Guide to Vegan Passover Seder
Get down with the Haggadah, gulp Kosher wine, find the afikoman, and enjoy grub from the old country.
One of Judaism's most important holidays, Passover, begins this week, commemorating the emancipation of the Israelites from enslavement under the pharaoh in ancient Egypt. According to the Torah, the prophet Moses beseeched the pharaoh to release the Jewish people from bondage. When the pharaoh refused, plagues of biblical—literally—proportions ensued. Drinking water turned into blood, people broke out into boils, and death befell every first-born son—except the Israelites, whose sons god spared. Passover celebrates the night The Angel of Death "passed over" their homes.
Today, the story is commemorated with an annual feast called the Passover Seder. Participants recline on pillows, chug wine, sing songs, play hide-the-afikoman (flat bread), read aloud from a personal Haggadah (religious text containing the story), and eat traditional food. The centerpiece of the evening is the Seder plate, which displays symbolic foods that helps tell the story of Passover. Since the holiday is all about the celebration of freedom and release from bondage, why not walk-the-walk with an ethical, vegan Seder plate?
The Seder Plate
Matzoh (unleavened flat bread)
This traditional cracker is the centerpiece of the Passover holiday. It symbolizes how quickly the Jews had to flee Egypt. In their haste to get the heck out of Cairo, they didn't have time for their bread rise before baking it. Thus, crunchy matzoh was born. No other breads or leavened grains may be consumed during Passover (a boon for you gluten-free folks). Be sure to snag egg-free matzoh.
Charoset (mixture of chopped nuts and apples, agave, spices, and wine)
Substitute agave for the traditional honey, and you have yourself some vegan charoset. Its texture resembles the mortar used to layer bricks, symbolizing the backbreaking work performed by the enslaved Israelites. Also, remind us—why are we only eating this delicious, succulent sweet at Passover?
Zeroa (fresh beet)
Although tradition calls for use of a shankbone to honor the sacrificial lamb, a red beet is scripturally permitted on the Seder plate—in fact, it's common for even omnivores to use this substitution instead.
Maror (bitter herbs)
Horseradish is typically used to symbolize the bitterness and anguish of slavery. (Matzoh slathered with maror—delicious!)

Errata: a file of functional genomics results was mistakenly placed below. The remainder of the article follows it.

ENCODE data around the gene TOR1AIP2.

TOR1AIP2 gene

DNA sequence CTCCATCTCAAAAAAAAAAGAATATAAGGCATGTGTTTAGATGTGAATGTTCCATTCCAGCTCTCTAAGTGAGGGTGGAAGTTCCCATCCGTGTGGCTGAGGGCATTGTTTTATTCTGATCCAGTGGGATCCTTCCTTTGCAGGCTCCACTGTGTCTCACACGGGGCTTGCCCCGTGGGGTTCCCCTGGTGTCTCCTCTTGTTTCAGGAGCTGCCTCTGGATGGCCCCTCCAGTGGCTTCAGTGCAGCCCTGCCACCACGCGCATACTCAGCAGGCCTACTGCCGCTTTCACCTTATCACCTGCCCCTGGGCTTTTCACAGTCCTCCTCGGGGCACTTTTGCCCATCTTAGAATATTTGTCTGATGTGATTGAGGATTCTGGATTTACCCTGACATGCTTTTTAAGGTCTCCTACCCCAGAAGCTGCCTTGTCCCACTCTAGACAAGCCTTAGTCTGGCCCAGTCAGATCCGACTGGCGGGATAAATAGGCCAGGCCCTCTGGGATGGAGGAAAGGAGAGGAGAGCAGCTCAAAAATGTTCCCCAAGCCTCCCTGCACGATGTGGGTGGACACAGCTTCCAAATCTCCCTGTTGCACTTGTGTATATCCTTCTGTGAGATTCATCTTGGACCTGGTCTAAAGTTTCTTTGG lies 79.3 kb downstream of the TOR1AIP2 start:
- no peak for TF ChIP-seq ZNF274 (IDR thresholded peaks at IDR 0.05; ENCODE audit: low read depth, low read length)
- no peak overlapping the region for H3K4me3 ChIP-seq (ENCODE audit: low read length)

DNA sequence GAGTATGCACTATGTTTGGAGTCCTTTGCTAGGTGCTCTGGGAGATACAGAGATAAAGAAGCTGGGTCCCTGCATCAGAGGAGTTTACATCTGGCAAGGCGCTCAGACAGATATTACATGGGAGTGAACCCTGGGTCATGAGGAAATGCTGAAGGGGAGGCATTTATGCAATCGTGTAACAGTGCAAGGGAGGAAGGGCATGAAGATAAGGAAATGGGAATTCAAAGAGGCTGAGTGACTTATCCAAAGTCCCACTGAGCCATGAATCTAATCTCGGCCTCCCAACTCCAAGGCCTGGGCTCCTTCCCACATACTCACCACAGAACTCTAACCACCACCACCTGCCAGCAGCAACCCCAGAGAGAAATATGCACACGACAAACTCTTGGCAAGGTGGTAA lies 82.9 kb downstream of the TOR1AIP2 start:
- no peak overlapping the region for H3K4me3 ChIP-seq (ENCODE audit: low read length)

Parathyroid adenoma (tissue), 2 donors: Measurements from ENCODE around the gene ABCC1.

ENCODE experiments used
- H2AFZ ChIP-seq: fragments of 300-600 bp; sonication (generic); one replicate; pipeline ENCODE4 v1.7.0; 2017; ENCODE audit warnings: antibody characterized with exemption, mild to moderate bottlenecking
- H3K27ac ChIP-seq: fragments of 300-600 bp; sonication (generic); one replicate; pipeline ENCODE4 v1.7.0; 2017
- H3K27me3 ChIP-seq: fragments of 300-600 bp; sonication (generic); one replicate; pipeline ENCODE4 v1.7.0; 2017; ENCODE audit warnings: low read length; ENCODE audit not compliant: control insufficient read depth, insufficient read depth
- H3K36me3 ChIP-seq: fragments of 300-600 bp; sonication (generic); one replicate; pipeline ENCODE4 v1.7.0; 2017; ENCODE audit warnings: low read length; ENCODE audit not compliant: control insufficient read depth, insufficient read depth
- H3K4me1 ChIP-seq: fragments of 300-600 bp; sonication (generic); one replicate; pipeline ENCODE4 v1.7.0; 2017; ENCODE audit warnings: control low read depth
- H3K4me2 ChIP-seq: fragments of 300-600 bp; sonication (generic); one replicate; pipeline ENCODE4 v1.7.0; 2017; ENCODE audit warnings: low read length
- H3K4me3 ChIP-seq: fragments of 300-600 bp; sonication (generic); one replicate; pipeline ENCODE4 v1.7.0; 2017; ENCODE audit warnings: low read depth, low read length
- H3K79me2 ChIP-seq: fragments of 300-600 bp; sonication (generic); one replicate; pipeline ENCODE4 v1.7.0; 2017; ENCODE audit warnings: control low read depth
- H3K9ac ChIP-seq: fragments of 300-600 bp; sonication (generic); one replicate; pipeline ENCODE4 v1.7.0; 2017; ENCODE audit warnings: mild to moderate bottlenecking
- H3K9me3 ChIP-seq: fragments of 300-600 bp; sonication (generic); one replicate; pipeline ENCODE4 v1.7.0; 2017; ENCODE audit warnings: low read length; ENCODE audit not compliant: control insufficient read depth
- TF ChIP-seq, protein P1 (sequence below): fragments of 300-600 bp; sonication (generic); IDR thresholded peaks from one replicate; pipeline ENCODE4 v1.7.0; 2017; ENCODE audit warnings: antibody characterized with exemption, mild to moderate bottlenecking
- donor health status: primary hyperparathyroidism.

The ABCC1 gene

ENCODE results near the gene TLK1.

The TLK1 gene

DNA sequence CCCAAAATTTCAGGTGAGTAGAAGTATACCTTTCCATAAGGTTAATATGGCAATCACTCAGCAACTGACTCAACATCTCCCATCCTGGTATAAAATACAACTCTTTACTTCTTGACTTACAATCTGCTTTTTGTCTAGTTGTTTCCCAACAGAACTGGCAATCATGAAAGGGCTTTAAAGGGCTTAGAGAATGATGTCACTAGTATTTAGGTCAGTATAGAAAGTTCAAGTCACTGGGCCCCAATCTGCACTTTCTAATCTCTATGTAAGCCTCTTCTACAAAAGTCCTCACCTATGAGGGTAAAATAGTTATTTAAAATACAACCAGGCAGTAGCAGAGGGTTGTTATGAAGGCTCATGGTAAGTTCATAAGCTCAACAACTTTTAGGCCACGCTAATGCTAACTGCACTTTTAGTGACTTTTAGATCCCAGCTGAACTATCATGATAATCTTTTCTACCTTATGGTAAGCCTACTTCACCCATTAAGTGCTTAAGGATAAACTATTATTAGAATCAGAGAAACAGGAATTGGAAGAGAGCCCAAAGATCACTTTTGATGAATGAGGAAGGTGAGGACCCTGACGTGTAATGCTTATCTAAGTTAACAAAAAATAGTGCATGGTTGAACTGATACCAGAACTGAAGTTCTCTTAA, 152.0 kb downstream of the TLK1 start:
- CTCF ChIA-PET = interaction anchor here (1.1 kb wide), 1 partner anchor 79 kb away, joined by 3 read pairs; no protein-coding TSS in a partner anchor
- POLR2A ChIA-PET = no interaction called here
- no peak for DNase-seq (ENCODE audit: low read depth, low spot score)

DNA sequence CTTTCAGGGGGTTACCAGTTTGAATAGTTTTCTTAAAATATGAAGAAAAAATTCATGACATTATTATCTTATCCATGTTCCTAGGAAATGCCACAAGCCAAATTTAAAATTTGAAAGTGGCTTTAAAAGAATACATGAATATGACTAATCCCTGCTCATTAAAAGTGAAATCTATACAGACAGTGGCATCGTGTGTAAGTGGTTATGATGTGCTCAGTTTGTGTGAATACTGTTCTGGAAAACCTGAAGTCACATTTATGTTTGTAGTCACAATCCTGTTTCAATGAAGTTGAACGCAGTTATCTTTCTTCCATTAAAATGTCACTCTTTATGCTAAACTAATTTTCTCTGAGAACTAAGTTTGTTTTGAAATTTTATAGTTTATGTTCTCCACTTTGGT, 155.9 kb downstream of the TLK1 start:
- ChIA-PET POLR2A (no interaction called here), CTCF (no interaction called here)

Beitzah (avocado or eggplant)
While the beitzah actually calls for a hard-boiled egg to symbolize fertility, try a silky avocado or a small, de-stemmed white eggplant.
Karpas (vegetable dipped into salt water)
Springtime parsley is dipped in salt water to represent the tears that the Jewish people shed during captivity under the pharaoh's rule.
The Haggadah also calls for four—yes, four—cups of wine to be consumed over the course of the Passover Seder ceremony. In Judaism, wine and religious observances go hand-in-hand. Be sure to find a vegan wine that's specifically marked with a P, denoting that it's Kosher-for-Passover.
The Seder ceremony can take several hours—but it's all good because you're getting drunk and lounging on the floor, anyway. Once it's complete, everybody is ready to chow down in a big way. Being vegan makes it easy to keep Kosher, but remember that no grains are permitted on the banquet table. The following fare can serve as a launch pad for developing your own, delectable Passover menu from the Mizrahi, Ashkenazi, and Sephardi traditions—it takes a village! Shabbat Shalom and Happy Passover!
Vegan Stuff to Stuff
This Thanksgiving, get stuffed (literally) by filling one delicious food with another.
Read More »
11 Best Vegan Thanksgiving Instagram Posts
From quinoa stuffing to pumpkin pie smoothies, weve rounded up the most like-worthy Thanksgiving posts on Instagram.
Read More »
Two-Ingredient Thanksgiving Hacks from Trader Joe's
Throw a holiday feast with enough items to breeze through the express line at TJ's.
Read More »
5 Ways to Veganize Desserts for Diwali
Celebrate the Hindu festival of light with dairy-free versions of some of Indias favorite sweet treats.
Read More »
The 2015 Veggie Awards
Our annual list of the very best of all-things vegan is here! Read on for this years reader and editors picks for todays hottest vegan people, places, and products.
Read More »
- 5 Weeds You Should Be Eating
- The VegNews Guide to Vegan Cheese
- The VegNews Guide to Vegan Halloween Candy
- Ultimate Guide to Vegan Caramel
- Move Over Hummus: There's a New Dip in Town!
- 5 Vegan Bachelor Hacks
- Cape Cod Restaurants Take On Vegan Challenge
- The 9 Best Vegan Breakfasts on Instagram
- 10 Drinks with Benefits
- Watermelon Cucumber Salad
- Blueberry Lavender Popsicles
- Mango Slushie
- Three Cool-Down Treats for Hot Summer Days
- 8 Best Places for Vegan Frozen Yogurt
- Guide to Vegan Ethiopian Food
- Vegan Meal Delivery Services (with Discount Codes!)
- 9 Game-Changing Nut Butters Were Loving
- An Open Letter to Coffeehouses Who Charge for Soy Milk ...
- 5 Ways to Create a Great Vegan Picnic
- The VegNews Guide to Vegan Milk